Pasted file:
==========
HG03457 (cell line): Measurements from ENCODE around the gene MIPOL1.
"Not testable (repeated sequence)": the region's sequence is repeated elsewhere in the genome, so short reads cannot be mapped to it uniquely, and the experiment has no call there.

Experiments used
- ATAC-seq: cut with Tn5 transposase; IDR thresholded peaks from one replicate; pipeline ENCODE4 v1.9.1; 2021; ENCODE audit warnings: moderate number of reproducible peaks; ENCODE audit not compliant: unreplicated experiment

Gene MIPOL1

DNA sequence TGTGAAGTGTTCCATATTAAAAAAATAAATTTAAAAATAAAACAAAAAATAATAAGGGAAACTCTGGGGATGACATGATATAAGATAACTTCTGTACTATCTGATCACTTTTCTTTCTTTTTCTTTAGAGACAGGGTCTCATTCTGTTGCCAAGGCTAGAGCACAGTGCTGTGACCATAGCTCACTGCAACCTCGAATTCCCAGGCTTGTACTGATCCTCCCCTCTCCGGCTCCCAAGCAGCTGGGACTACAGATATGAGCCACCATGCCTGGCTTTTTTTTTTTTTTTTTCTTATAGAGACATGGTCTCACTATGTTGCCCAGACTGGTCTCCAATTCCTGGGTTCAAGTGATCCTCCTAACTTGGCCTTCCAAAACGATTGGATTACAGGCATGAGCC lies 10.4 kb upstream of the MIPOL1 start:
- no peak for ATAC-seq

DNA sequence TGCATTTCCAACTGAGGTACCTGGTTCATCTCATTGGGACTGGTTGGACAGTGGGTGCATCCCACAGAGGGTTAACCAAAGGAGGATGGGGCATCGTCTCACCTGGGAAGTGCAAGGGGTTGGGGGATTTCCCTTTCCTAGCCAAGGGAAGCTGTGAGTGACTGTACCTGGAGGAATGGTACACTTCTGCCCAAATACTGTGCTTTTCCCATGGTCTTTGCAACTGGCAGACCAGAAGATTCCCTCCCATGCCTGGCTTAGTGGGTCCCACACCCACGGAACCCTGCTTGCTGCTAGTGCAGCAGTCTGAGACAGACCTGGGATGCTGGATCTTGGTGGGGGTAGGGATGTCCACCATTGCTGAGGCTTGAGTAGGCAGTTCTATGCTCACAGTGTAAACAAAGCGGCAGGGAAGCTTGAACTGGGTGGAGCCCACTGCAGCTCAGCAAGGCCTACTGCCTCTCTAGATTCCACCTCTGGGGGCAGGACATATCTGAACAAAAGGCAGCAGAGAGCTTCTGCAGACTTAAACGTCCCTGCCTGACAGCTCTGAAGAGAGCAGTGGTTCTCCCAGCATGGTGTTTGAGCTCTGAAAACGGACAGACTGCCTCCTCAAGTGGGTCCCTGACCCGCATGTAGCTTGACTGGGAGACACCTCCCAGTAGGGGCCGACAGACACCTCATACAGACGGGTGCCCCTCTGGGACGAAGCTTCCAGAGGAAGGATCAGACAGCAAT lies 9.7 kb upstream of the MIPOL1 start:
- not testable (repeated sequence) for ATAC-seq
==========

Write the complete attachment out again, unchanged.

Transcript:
HG03457 (cell line): Measurements from ENCODE around the gene MIPOL1.
"Not testable (repeated sequence)": the region's sequence is repeated elsewhere in the genome, so short reads cannot be mapped to it uniquely, and the experiment has no call there.

Experiments used
- ATAC-seq: cut with Tn5 transposase; IDR thresholded peaks from one replicate; pipeline ENCODE4 v1.9.1; 2021; ENCODE audit warnings: moderate number of reproducible peaks; ENCODE audit not compliant: unreplicated experiment

Gene MIPOL1

DNA sequence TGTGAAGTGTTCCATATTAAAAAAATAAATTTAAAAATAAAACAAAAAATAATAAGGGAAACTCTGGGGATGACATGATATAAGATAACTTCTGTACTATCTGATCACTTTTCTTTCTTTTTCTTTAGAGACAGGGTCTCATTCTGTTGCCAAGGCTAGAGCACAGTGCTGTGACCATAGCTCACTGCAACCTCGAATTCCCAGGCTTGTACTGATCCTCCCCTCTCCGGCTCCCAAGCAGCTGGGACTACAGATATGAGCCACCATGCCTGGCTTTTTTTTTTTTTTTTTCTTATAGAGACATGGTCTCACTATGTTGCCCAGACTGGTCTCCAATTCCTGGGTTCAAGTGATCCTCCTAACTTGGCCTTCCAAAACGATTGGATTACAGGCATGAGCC lies 10.4 kb upstream of the MIPOL1 start:
- no peak for ATAC-seq

DNA sequence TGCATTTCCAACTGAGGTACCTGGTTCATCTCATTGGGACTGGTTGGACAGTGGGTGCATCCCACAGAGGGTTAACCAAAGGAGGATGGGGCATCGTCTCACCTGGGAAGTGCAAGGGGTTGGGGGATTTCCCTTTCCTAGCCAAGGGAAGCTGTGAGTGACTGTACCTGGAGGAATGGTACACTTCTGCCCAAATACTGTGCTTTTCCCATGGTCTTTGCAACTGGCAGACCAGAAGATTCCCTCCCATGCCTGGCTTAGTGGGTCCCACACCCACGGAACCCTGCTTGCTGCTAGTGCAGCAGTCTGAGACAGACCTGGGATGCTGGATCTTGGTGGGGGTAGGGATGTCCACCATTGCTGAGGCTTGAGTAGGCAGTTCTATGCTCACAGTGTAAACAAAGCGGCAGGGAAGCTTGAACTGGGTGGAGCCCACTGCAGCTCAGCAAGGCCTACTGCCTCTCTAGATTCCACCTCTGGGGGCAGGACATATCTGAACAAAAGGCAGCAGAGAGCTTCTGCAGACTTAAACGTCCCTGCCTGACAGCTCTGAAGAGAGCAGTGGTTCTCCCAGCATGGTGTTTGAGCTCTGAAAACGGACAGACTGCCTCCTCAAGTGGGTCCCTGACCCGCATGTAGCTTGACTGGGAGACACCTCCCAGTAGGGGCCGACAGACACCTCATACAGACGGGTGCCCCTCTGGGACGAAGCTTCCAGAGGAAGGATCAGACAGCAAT lies 9.7 kb upstream of the MIPOL1 start:
- not testable (repeated sequence) for ATAC-seq